Montgomery County delays plans for new, expanded jail due to lack of funds
People from a local anti-mass incarceration group expressed concern at the Montgomery County commission meeting this week about a jail capital improvement project state grant application the county filed. Officials said that even if Montgomery County gets the grant, that doesn’t necessarily mean they plan, or have the funds, to build a new, expanded jail.
For context, Montgomery County paid a controversial engineering firm to do something called a Jail and Justice System Assessment last year. County leaders said the current jail has been overcrowded for years. After the county looked at HDR’s assessment, they realized they would need around 200 million dollars to construct a new, expanded jail that is up to their standards. Commissioners deemed that 200 million dollar figure too expensive, so about a year ago, they put plans for a new jail on hold. Since then, commissioners have funded projects in 2022 to renovate the jail’s HVAC system and improve security.
The Montgomery County Jail Coalition is a citizens group that wants to reduce the jail population. Coalition members said they have been tracking the commission activity and holding public forums about building a new jail since 2017.
Group members said they were surprised when county commissioners agreed in November to apply for a $50 million state grant for a "jail capital improvement project." The coalition took that as a sign the commissioners wanted to build a new jail without public input.
Joel Pruce is a University of Dayton Professor and part of the coalition. He and five other coalition members spoke at yesterday's meeting.
"The Montgomery County Jail Coalition represents an engaged constituency who simply wants to learn more about how the system works,” Pruce said during the public comment period. “and we believe the public must have a role in shaping this crucial decision."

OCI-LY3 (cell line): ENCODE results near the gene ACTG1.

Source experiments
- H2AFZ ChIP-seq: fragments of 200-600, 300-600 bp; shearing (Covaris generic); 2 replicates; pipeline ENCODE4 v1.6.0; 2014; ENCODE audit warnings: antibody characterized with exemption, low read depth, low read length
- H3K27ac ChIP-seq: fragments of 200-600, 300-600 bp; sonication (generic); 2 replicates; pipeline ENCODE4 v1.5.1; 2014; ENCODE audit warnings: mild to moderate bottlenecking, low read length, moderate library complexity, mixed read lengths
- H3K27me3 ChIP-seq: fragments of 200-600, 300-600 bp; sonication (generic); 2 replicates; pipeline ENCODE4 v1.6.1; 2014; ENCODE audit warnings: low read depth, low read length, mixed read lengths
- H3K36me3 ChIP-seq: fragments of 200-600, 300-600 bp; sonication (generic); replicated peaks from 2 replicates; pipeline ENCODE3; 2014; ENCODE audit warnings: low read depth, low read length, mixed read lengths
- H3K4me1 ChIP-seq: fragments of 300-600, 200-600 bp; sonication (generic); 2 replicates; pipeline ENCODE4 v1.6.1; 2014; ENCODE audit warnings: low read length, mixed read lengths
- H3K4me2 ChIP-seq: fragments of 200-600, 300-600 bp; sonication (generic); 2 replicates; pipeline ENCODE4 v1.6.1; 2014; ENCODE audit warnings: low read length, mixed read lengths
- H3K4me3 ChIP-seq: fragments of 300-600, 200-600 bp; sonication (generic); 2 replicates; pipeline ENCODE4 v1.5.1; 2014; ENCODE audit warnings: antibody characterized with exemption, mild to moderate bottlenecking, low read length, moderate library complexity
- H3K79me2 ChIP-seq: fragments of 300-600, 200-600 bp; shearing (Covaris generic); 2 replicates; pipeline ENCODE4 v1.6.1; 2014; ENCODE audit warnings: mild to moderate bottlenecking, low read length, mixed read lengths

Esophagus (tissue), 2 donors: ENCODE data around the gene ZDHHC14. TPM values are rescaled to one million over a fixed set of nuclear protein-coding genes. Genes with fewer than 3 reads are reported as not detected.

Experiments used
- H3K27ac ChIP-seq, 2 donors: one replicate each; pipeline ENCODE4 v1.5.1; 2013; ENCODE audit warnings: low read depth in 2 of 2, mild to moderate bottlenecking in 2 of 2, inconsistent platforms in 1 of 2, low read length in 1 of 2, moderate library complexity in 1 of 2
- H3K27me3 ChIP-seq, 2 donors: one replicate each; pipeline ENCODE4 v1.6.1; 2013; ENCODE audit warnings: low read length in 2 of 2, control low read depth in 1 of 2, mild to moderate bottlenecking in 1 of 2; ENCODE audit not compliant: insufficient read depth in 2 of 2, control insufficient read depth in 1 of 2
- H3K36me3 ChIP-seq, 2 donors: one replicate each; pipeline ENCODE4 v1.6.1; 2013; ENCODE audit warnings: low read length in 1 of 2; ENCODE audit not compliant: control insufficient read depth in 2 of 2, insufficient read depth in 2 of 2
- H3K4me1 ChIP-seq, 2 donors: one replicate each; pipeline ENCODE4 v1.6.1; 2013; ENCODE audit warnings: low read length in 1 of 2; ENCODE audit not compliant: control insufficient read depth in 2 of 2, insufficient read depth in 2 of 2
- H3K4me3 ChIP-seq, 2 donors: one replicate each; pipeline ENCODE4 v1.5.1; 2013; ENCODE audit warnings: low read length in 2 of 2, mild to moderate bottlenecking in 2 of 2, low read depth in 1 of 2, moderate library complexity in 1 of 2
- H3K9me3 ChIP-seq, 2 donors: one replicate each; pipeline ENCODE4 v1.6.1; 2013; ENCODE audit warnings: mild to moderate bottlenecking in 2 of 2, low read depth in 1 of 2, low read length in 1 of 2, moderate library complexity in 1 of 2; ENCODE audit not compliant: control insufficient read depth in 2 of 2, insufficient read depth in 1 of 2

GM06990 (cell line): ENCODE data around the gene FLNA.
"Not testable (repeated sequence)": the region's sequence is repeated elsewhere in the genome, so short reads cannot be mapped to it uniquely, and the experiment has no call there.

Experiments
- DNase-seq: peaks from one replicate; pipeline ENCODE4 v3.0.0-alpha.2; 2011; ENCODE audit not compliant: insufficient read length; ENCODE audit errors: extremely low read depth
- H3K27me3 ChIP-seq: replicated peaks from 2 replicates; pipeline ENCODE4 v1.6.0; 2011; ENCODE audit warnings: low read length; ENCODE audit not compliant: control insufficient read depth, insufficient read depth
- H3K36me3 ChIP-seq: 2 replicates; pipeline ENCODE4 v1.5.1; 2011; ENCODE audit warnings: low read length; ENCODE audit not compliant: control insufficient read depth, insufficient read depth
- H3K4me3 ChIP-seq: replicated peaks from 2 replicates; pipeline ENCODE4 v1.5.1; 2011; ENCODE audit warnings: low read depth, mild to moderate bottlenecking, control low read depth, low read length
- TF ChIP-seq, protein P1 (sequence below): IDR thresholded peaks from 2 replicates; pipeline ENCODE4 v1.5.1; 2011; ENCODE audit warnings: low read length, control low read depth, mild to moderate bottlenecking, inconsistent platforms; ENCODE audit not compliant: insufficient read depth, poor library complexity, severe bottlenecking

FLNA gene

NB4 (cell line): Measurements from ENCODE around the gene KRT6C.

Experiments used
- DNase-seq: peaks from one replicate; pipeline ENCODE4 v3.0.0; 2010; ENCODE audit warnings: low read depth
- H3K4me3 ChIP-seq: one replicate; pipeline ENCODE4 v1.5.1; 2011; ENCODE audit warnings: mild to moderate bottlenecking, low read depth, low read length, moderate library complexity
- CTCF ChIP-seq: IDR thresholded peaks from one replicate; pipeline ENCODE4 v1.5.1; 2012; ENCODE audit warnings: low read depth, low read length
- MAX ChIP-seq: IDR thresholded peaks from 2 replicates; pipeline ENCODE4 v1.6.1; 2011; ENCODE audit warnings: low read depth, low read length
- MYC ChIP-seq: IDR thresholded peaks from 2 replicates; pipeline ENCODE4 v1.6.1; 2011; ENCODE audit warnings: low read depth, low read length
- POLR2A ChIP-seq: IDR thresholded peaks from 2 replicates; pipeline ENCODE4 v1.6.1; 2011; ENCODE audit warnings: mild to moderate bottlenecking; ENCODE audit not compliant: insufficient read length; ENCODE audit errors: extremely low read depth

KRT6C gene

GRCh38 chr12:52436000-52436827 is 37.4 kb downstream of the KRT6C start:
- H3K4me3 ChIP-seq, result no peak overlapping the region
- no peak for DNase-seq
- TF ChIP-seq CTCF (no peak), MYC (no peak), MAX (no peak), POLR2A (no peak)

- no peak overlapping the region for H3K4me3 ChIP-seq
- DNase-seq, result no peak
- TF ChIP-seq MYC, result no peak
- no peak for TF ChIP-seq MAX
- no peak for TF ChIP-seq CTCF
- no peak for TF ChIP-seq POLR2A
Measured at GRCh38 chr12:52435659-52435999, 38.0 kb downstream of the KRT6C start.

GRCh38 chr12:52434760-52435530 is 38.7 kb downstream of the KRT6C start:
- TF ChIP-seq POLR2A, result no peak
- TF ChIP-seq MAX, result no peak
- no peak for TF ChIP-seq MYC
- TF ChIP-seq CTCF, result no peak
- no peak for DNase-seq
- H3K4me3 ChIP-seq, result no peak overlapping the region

Commissioners Judy Dodge and Debbie Lieberman, along with County Administrator Michael Colbert all responded to the Jail Coalition group member comments at the meeting.
They said no firm plans are in place to expand the current jail or build a new one, and they referenced programs they've funded to reduce the current jail population and improve the conditions there. All three also said if they do decide to build or expand the jail, the public will be included.
"I mean, there's just so much, and again, we hear you and we get it, and let's do this together," Lieberman said.
Montgomery County Director of Communications Deb Decker said in an interview after the commission meeting that even if the state grant is given to them, that doesn't mean they would be in a financial position to build a new jail.
“Even if we get the 50 million, are we going to be fat, happy and ready to build a new jail? No,” Decker said.
Chris Welter is a reporter and corps member with Report for America, a national service program that places journalists into local newsrooms.